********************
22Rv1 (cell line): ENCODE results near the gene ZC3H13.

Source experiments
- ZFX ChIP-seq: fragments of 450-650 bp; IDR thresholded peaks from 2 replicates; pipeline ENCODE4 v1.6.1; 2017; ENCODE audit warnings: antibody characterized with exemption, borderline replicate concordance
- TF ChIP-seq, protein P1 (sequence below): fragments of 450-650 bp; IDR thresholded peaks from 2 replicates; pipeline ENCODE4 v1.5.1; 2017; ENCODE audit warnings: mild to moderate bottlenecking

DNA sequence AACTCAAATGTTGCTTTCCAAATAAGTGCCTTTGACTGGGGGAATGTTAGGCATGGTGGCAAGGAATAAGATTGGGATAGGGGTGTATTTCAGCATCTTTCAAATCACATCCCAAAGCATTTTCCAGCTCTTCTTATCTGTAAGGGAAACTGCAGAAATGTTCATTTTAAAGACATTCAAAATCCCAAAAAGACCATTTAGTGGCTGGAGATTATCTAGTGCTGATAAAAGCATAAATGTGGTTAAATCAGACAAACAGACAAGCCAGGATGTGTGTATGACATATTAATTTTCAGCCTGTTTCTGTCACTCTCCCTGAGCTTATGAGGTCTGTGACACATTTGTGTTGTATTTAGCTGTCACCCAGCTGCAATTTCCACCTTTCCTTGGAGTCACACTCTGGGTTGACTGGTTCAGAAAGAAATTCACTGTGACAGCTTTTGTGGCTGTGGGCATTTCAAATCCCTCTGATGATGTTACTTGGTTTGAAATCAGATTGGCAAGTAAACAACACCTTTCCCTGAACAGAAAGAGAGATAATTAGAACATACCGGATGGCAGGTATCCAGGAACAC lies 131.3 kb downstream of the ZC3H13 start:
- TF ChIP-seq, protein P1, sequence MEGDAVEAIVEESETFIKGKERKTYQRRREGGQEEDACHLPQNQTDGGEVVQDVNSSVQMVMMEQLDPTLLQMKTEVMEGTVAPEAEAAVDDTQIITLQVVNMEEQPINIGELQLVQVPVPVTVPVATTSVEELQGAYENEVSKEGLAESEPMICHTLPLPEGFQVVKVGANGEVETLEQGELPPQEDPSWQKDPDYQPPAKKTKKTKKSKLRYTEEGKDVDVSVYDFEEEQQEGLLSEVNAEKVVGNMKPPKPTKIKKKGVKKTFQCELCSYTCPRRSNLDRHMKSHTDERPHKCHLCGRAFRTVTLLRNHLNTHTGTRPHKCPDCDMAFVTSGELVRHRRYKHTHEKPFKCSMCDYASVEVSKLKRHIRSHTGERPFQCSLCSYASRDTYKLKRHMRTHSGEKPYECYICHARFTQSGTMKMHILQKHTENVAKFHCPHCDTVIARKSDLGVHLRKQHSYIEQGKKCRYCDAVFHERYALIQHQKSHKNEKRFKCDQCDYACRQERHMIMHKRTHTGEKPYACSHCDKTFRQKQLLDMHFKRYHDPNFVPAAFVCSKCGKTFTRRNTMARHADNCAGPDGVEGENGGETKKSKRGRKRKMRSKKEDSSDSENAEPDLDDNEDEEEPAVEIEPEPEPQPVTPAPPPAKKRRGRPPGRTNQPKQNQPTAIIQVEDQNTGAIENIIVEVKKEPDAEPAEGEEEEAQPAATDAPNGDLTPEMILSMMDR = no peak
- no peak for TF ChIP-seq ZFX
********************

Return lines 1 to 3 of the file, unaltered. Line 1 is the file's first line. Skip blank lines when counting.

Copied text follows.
22Rv1 (cell line): ENCODE results near the gene ZC3H13.

Source experiments
- ZFX ChIP-seq: fragments of 450-650 bp; IDR thresholded peaks from 2 replicates; pipeline ENCODE4 v1.6.1; 2017; ENCODE audit warnings: antibody characterized with exemption, borderline replicate concordance